Can the IoT security dilemma be solved through quantum cryptography?


IoT security through quantum cryptography

We believe quantum cryptography may be the ultimate solution to any IoT security woes if we can first address their current limitations. Looking at quantum key distribution or QKD as outlined above, its best feature is the ability to detect any eavesdroppers within a system’s architecture. Although there are several variations of the protocol available, its main problem lies in the physical implementation as there are limitations on the distance the photons can travel. 

As photons are essentially light particles, they are easily distorted, especially if looking at the long distances they would have to travel in an IoT network that can range over cities or countries. Quantum devices are also big and bulky and may not be easily affordable. The current QKD is designed to function between two devices, which would not be ideal in an actual IoT system where hundreds of devices need to be connected safely.

One solution has been proposed where we would keep the current semiconductor chips but use quantum techniques to create unique, encrypted keys for each connected device. One way to achieve this goal would be by using quantum random number generation (QRNG), a technique that makes use of random numbers in combination with a high source of entropy. The ability to create and generate such numbers at high speeds would be a walk in the park for quantum computing. In this way, each key will be intricate enough and each device’s key will be unique.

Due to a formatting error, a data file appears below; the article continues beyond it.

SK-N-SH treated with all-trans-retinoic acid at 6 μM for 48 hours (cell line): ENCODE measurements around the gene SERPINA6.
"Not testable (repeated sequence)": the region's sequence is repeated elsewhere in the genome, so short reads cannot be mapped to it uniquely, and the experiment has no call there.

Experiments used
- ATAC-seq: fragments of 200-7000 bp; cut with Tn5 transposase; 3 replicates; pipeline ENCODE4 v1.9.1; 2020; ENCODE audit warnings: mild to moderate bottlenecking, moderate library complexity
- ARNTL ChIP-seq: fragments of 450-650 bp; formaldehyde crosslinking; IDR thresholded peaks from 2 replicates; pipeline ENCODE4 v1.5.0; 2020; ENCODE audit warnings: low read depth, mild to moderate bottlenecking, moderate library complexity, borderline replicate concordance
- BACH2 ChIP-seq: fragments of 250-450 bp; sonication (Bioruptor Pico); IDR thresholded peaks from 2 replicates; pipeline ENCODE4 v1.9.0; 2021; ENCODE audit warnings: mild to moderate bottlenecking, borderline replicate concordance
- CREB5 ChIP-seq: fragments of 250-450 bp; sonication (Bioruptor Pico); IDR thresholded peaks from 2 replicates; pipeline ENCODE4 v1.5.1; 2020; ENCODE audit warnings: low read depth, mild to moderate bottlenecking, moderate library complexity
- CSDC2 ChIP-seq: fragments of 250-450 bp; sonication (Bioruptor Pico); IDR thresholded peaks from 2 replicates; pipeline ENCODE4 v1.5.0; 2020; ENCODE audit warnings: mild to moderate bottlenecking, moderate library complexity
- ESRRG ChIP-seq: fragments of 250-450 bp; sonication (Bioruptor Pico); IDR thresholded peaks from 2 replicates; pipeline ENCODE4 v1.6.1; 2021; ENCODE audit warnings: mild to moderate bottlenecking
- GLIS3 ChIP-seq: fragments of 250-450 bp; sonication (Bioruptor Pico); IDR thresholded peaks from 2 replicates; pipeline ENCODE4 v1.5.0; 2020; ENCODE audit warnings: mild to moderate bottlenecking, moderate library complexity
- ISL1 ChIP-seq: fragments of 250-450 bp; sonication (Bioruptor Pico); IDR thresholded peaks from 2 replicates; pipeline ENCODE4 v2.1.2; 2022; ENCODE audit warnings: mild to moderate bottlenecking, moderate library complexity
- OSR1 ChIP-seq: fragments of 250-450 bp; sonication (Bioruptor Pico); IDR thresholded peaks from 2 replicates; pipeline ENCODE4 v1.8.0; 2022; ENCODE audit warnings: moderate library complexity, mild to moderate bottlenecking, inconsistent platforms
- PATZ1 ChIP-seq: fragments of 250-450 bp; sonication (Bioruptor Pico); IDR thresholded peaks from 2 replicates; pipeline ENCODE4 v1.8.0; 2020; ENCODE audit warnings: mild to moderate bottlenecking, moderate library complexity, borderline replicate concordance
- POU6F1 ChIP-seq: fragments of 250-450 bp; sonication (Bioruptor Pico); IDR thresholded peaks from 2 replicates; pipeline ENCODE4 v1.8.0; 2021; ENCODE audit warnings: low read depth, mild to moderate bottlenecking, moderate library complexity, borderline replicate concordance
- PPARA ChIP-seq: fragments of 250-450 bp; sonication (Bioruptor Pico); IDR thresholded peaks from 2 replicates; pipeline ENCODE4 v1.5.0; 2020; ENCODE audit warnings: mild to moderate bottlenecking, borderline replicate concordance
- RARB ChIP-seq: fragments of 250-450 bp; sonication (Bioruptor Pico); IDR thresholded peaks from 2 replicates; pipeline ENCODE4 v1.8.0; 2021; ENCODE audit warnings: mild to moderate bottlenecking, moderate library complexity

As such, the key will be secure and the data completely safe. Device-independent-cryptography specifically can be employed to ensure that manufactured devices conform to the set standards and that they are trustworthy.

Conclusively, it would be safe to say that we have reached the stage where quantum computing and quantum cryptography have evolved to a point where we can start considering their use in commercial systems. But some refinement will have to take place. 

Most of the algorithms in use today are an advanced version of QKD, but to make quantum systems commercially viable for IoT use we will have to look into its affordability and scalability in an IoT network environment. By resolving these minor issues, we can successfully apply quantum cryptography to IoT systems, gaining this way access to the most secure networks and systems to date.

About the Author

Sam Bocetta is a former security analyst for the DoD, having spent 30+ years bolstering network security protocols for the U.S. Navy’s dock landing ships. He is now semi-retired, and educates the public about security and privacy technology.